RAGA Raised $1.6 Million as Republican AGs Challenged Election Results

The Republican Attorneys General Association raised $1.6 million between November 24 and December 31 last year as Republican attorneys general challenged election results, its latest IRS filing discloses. 

The Republican Attorneys General Association (RAGA) is a political organization that accepts unlimited contributions from corporations and special interest groups such as Koch Industries, the National Rifle Association, and Walmart. Along with its 501(c)(4) affiliate, Rule of Law Defense Fund (RLDF), RAGA runs a cash-for-influence operation that coordinates the activities of Republican state attorneys general and sells access to those AGs and their staff to its corporate funders.

RAGA spends much of its revenue on getting its attorneys general elected, so raising $1.6 million post-election is notable. For comparison, RAGA's 2018 end-of-year IRS filing following the last major election cycle shows that it brought in just over $800,000 in revenue for the comparable time period.

In December, when RAGA received this influx of cash, Texas Attorney General Ken Paxton (R) filed suit seeking to overturn the election results in four states that voted for Biden based on unsubstantiated claims of voter fraud, or Trump's "Big Lie." Republican AGs in 17 states filed supporting documents in Paxton's case, which was ultimately rejected by the U.S. Supreme Court.

These actions to overturn the election results in Trump's favor were preceded by legal challenges targeting the election results in Pennsylvania filed in November.

Twelve Republican AGs also met and had lunch with Trump on December 10.

Then, when a donor threatened to withhold a donation to RLDF if it did not encourage people to attend the March to Save America rally on January 6, RLDF sent out a robocall to an unknown group of recipients calling on them to attend the rally and march on the Capitol.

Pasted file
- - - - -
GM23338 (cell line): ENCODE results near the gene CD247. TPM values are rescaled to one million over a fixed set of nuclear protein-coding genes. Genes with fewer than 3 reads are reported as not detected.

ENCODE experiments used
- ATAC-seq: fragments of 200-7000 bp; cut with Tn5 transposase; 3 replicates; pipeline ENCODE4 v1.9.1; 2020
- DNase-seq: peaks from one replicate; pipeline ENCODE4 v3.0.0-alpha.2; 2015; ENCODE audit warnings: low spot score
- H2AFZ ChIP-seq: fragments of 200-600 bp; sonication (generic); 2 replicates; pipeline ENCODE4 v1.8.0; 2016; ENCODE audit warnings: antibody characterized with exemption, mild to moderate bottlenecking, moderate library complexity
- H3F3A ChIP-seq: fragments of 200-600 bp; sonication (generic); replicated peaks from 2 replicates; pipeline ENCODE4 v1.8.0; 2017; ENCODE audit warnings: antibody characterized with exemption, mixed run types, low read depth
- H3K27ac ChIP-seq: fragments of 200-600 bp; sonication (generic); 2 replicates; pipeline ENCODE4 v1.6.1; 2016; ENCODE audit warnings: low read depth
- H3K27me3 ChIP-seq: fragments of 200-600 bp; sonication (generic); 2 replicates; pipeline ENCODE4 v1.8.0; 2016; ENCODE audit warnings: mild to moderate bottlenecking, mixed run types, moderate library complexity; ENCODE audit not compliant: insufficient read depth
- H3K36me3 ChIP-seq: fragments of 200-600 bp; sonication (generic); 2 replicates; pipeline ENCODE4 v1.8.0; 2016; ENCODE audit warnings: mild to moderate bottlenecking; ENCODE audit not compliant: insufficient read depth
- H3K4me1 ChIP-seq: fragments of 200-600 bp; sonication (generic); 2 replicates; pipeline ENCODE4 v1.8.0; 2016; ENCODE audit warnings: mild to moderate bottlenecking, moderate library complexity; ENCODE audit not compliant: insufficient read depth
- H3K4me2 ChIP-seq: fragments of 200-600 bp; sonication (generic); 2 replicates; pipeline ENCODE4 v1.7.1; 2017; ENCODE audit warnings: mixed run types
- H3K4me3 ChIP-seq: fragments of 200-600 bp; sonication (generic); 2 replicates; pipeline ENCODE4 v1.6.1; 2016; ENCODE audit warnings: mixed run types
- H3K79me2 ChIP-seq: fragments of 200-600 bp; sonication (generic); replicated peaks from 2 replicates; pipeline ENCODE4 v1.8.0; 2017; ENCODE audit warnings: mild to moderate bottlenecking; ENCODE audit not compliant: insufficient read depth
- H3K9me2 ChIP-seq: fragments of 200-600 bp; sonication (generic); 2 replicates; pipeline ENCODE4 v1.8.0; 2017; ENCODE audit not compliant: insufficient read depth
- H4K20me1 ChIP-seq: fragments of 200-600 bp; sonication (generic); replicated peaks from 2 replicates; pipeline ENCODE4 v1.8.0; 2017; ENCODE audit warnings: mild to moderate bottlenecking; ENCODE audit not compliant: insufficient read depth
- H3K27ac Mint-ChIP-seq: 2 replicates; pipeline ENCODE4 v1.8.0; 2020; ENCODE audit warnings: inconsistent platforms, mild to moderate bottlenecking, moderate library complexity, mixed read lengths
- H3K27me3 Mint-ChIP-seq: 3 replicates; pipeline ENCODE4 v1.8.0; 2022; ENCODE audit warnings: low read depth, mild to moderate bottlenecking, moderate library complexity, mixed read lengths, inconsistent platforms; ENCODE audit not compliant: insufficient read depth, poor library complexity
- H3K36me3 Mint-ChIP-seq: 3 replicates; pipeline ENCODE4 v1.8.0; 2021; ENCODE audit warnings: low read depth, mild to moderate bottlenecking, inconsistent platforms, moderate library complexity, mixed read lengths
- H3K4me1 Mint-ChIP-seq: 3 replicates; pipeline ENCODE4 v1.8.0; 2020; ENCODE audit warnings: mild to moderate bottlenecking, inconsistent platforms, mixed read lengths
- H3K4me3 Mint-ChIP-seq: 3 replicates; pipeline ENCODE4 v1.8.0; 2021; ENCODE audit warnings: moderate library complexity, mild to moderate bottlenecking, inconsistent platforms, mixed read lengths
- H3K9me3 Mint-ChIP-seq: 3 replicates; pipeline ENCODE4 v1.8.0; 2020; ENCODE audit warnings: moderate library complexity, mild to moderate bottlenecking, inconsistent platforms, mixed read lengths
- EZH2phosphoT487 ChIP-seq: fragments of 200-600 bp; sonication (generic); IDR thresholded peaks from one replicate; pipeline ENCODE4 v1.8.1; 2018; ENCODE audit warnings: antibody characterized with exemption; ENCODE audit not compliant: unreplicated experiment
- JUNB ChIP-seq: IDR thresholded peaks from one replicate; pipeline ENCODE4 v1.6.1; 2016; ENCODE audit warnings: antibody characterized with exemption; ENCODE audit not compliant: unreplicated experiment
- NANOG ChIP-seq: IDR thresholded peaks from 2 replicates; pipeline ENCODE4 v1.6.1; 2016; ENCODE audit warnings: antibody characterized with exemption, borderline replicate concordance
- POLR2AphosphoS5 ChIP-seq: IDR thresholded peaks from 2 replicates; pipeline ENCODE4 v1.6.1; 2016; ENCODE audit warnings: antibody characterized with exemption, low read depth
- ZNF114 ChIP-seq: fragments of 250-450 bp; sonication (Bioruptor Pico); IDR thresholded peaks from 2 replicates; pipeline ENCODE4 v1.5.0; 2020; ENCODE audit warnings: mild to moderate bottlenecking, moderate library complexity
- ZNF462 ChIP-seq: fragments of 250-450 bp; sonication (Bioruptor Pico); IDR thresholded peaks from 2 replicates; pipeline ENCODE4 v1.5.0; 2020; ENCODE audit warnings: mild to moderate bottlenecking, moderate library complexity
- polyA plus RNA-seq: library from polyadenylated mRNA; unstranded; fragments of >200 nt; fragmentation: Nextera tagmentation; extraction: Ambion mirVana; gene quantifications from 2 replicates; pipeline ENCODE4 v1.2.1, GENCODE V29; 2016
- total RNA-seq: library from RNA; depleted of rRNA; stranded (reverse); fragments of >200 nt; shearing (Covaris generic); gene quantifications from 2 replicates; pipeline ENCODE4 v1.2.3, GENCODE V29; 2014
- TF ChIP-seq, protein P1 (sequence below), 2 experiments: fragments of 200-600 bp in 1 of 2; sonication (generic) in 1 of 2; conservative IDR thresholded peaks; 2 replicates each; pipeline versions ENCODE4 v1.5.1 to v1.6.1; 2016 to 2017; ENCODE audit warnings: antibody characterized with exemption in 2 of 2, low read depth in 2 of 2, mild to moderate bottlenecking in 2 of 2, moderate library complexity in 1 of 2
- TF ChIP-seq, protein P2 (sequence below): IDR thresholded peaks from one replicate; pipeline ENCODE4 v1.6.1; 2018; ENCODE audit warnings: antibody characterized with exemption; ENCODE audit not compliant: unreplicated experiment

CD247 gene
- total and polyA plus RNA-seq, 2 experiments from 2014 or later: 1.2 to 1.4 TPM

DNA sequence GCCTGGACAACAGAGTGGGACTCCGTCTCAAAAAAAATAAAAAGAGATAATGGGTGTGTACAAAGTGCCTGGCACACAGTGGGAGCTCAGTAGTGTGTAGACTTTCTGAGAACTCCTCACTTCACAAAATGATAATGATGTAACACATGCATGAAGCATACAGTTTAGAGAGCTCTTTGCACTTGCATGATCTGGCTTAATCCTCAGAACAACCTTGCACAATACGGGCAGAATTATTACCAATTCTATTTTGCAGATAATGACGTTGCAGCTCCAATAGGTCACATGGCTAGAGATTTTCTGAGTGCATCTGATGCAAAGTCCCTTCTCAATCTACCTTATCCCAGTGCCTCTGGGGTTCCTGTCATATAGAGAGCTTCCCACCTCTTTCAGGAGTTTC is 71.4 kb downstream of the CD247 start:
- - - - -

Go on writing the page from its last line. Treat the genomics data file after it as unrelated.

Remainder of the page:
"We will march to the Capitol building and call on Congress to stop the steal," and "[w]e are hoping patriots like you will join us," the message said.

RAGA was also listed as a "coalition partner" on the March to Save America website until early on the morning of Jan. 3, after which someone replaced it with RLDF as "participating" in the effort, a tweet by the Democratic Attorneys General Association highlighted.

RAGA and RLDF are now forever tied to what followed the March to Save America rally, the violent insurrection on the Capitol.

RLDF and RAGA have not disclosed the donor but clues as to whom it might be may exist in its latest filing.

RAGA's End-of-Year Top Donors

The Concord Fund, a dark money group led by Federalist Society board co-chair and Trump "judge whisperer" Leonard Leo, led all contributors during the filing period with $252,000, bringing Concord Fund's total donation to RAGA in 2020 to $3 million. 

Creative Response Concepts, a client of RAGA's that receives $7,500 per month for "consulting," is run by Greg Mueller, Leo's partner in CRC Advisors.

Rounding out the top 3 contributors in this end-of-year filing period are BNSF Railway Company and Wal-Mart Stores. BNSF Railway gave $150,000 bringing its total to $175,000 for 2020, and Wal-Mart gave $125,000, which brought its contributions up to $265,000 for the year.


Following the news tying RAGA and RLDF to the violent insurrection at the Capitol, the Popular Information blog reached out to the groups' corporate donors to see if they would be continuing to support the two groups.

Lyft, which gave $25,000 on December 17, told Popular Information that it is suspending its donations to RAGA, as did Facebook and DoorDash, and the University of Phoenix demanded a refund of its $50,000 donation. 

Of the other year-end donors Popular Information reached out to, Walmart, Google, Molson Coors did not respond.

David Armiak

David Armiak is research director with the Center for Media and Democracy. David joined CMD in 2015, has conducted extensive investigations on dark money, corporate corruption, and right-wing networks, and is responsible for filing and analyzing hundreds of public records requests every year. David has a strong research interest in social movements and political power, and has delivered many talks on the subject.